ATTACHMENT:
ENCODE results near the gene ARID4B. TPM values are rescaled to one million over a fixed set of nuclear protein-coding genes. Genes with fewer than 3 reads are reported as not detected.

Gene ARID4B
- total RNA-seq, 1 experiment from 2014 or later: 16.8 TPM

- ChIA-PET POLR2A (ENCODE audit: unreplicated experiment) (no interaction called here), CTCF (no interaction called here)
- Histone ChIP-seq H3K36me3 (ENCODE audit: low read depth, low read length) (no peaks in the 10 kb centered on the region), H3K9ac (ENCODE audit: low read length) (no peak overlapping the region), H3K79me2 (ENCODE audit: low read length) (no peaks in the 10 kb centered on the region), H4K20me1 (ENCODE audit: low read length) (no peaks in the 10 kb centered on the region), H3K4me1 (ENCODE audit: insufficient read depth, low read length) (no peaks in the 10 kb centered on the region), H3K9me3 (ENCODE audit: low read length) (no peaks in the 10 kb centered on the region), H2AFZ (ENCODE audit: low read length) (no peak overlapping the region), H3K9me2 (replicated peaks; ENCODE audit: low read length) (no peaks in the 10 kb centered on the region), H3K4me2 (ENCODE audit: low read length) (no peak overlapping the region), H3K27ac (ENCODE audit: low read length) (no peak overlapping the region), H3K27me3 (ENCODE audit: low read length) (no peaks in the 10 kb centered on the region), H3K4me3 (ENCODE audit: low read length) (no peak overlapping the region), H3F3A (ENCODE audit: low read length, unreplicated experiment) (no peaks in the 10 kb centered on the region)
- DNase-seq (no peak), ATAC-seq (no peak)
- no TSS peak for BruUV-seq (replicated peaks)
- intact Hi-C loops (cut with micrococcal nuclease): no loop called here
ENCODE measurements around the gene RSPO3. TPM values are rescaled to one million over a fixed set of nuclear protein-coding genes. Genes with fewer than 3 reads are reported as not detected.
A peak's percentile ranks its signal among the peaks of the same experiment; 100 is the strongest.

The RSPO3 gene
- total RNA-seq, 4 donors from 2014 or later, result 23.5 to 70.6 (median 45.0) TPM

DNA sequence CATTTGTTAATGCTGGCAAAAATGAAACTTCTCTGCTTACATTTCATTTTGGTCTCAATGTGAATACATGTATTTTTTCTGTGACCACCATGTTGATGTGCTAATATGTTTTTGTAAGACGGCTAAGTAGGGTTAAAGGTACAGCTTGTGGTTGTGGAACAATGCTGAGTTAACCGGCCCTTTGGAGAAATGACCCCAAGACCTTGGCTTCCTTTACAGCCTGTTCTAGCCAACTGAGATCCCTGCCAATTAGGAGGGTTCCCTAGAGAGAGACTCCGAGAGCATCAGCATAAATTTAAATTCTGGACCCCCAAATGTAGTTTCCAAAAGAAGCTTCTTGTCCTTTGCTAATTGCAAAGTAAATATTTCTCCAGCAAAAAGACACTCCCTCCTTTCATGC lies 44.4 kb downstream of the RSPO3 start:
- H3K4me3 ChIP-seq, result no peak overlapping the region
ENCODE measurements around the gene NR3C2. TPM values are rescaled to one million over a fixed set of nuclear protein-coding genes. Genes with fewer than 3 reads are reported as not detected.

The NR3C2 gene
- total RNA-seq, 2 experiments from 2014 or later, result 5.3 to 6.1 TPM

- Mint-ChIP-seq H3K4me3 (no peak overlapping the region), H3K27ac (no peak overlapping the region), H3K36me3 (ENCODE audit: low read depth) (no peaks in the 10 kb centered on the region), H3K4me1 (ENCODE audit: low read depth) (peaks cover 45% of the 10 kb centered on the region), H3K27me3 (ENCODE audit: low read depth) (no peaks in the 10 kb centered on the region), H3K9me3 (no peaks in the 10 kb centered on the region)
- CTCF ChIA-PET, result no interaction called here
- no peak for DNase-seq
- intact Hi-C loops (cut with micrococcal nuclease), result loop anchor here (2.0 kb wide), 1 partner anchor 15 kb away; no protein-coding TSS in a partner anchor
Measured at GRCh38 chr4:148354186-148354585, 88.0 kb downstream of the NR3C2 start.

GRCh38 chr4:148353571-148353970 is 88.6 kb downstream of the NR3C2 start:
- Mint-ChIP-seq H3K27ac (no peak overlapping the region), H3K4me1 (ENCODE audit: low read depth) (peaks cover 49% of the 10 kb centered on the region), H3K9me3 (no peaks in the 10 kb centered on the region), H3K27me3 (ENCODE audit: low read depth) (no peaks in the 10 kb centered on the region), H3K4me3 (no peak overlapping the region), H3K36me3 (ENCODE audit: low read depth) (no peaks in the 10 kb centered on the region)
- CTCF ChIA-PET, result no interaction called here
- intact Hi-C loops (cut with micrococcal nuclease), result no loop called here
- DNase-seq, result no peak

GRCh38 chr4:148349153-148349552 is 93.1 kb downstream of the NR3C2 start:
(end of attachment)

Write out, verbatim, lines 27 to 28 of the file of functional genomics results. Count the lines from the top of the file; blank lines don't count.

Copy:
- DNase-seq, result no peak

GRCh38 chr4:148349153-148349552 is 93.1 kb downstream of the NR3C2 start: